Royal Society Papers Explore "Hellish Vision" of The Future

From Climate Progress, a review and links to a special issue of the Philosophical Transactions of the Royal Society. 12 articles are included in the issue.  The following comes from the Conclusions”

The role of interactions in a world implementing adaptation and mitigation solutions to climate change,” by Rachel Warren.  She makes a crucial point that is all too neglected in most discussions of adaptation — it is the interaction of impacts that is likely to overwhelm, particularly when you consider the very real risk of eco-system collapse over large parts of the Earth:

a 4°C world would be facing enormous adaptation challenges in the agricultural sector, with large areas of cropland becoming unsuitable for cultivation, and declining agricultural yields. This world would also rapidly be losing its ecosystem services, owing to large losses in biodiversity, forests, coastal wetlands, mangroves and saltmarshes, and terrestrial carbon stores, supported by an acidified and potentially dysfunctional marine ecosystem. Drought and desertification would be widespread, with large numbers of people experiencing increased water stress, and others experiencing changes in seasonality of water supply. There would be a need to shift agricultural cropping to new areas, impinging on unmanaged ecosystems and decreasing their resilience; and large-scale adaptation to sea-level rise would be necessary. Human and natural systems would be subject to increasing levels of agricultural pests and diseases, and increases in the frequency and intensity of extreme weather events.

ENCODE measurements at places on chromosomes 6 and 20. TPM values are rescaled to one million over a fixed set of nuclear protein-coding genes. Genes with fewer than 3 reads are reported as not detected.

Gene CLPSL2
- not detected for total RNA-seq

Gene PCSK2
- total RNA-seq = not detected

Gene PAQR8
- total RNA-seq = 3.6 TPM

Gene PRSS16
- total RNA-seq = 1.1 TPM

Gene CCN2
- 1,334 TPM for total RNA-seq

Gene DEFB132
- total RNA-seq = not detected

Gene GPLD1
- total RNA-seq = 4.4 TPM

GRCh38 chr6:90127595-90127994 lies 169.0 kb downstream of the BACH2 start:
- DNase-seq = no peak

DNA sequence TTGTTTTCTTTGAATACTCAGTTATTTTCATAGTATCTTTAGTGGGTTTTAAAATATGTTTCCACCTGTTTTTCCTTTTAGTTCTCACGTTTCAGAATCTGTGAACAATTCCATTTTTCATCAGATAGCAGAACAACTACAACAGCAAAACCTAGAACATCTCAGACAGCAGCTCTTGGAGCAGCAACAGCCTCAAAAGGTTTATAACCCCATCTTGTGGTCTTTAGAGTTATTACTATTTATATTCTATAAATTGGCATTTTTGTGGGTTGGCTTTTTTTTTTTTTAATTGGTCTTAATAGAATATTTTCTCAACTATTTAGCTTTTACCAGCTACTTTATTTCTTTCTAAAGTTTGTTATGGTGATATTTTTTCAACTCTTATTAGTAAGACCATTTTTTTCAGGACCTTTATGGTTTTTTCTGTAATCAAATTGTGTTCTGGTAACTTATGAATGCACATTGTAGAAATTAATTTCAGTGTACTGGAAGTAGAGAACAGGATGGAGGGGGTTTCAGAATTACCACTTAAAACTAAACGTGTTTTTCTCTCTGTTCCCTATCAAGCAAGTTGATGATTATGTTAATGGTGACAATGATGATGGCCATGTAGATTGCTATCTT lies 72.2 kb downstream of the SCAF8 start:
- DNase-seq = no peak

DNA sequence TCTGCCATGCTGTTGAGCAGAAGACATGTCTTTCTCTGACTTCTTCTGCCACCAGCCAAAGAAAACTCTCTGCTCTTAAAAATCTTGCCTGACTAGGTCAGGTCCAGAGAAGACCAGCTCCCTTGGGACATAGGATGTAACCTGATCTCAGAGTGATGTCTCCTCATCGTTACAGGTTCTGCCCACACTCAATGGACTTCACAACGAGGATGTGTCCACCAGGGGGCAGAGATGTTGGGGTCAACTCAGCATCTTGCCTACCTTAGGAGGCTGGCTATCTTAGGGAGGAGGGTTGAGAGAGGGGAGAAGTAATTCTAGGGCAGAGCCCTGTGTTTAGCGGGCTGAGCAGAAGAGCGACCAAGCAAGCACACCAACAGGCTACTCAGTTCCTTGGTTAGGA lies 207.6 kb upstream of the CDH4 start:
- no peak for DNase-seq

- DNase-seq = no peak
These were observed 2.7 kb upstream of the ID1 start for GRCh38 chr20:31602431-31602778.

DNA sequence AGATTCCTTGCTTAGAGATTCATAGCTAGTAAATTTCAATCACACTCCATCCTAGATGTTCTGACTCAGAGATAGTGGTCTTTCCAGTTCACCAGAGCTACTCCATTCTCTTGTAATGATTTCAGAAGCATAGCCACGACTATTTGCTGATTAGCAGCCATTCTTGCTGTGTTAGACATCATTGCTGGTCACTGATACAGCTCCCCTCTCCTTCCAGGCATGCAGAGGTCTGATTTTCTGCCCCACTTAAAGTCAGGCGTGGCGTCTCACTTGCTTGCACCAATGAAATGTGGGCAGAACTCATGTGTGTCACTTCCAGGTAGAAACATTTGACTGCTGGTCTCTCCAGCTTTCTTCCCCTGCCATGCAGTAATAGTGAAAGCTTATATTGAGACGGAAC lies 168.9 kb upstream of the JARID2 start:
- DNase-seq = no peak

In such a 4°C world, the limits for human adaptation are likely to be exceeded in many parts of the world, while the limits for adaptation for natural systems would largely be exceeded throughout the world. Hence, the ecosystem services upon which human livelihoods depend would not be preserved. Even though some studies have suggested that adaptation in some areas might still be feasible for human systems, such assessments have generally not taken into account lost ecosystem services.

Comments are closed.